Biographical Database of NAWSA Suffragists, 1890-1920
Biography of Eva (Eve) C. Dibert, 1864-1938
By Catherine Dean, Cataloger/ System Administrator: University Library--Southern University at Shreveport, LA
Eva Christine Dibert (nee Butterworth) was born to Henry James Butterworth and Alice Sophia Smith Butterworth in Woodville, MS in April 1864. She died in New Orleans, LA on August 27, 1938. Her first name is alternatively recorded as Eve in some documents. The second wife of Captain John Dibert, Mrs. Dibert was a philanthropist and prominent community member in New Orleans during her thirty-five years in the city. Mrs. Dibert's major charitable contributions supported medical facilities, and her impact continues to be celebrated.
Few details of Mrs. Dibert's life are documented prior to her marriage to Captain John Dibert in January 1884 in Orange, TX. The couple resided briefly in Lutcher, TX before moving to New Orleans in 1903. They remained at their home on St. Charles Avenue for the duration of their lives. Though the Diberts had no biological children, they informally adopted Claibourne Andrews and Gwyer Yates, Mrs. Dibert's nieces, when their mother passed away.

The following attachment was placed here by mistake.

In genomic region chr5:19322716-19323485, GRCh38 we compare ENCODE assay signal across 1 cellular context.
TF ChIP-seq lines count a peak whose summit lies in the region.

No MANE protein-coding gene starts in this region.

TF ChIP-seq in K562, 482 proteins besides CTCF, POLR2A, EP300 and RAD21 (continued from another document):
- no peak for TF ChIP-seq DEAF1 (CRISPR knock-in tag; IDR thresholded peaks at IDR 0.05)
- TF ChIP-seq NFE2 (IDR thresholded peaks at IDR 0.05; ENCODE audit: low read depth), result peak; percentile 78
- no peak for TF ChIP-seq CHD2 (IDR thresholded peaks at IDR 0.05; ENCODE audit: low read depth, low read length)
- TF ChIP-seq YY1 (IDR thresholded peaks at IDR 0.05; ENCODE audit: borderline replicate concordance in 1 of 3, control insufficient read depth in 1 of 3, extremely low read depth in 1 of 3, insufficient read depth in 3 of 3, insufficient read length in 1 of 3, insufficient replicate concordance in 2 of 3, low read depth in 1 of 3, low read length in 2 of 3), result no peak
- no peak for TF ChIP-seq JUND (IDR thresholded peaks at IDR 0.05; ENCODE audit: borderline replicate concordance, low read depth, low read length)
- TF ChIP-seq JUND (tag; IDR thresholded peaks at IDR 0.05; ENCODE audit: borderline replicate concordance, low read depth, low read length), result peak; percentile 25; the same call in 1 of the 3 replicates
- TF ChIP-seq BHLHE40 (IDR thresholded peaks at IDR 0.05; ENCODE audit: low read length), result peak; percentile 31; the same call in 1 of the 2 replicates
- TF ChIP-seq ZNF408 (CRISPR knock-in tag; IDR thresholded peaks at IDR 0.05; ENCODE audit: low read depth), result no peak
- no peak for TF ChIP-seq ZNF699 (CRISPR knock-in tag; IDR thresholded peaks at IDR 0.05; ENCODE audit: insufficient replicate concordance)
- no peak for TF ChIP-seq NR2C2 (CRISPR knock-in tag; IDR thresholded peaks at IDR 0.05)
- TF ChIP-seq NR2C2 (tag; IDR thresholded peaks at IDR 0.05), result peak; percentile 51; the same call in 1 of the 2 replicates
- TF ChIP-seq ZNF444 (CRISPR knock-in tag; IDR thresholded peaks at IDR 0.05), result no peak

Like Mrs. Dibert, Captain Dibert was known for his generous spirit, and the couple appear to have been truly committed to each other. Hailing from a family in the lumber business in Clark County, Ohio, Captain Dibert transferred his knowledge of the trade to the Lutcher & Moore Cypress and White Cedar Pile & Pole Companies of Louisiana. He also expanded his business into railways and banking before passing away on June 5, 1912. One obituary reports Mrs. Dibert's continual presence at his side during his final days. As the sole heritor of her husband's considerable estate, Mrs. Dibert enjoyed greater autonomy than many of her peers and turned it to community service.
Mrs. Dibert was recognized on several occasions for her efforts. In 1917 she was awarded the Times-Picayune Loving Cup. In 1932 the Archbishop of New Orleans conferred the Benemerenti medal on Mrs. Dibert on behalf of Pope Pius XI. She was the first Episcopalian woman to receive this papal distinction because she founded the Loyola Unite Base hospital, which served in Italy during the First World War, and funded the reconstruction of the residence hall for the Sisters of Charity. As recently as 2018, she was named among three-hundred individuals representative of New Orleans in the Times-Picayune "300 for 300" series celebrating the city's tricentennial.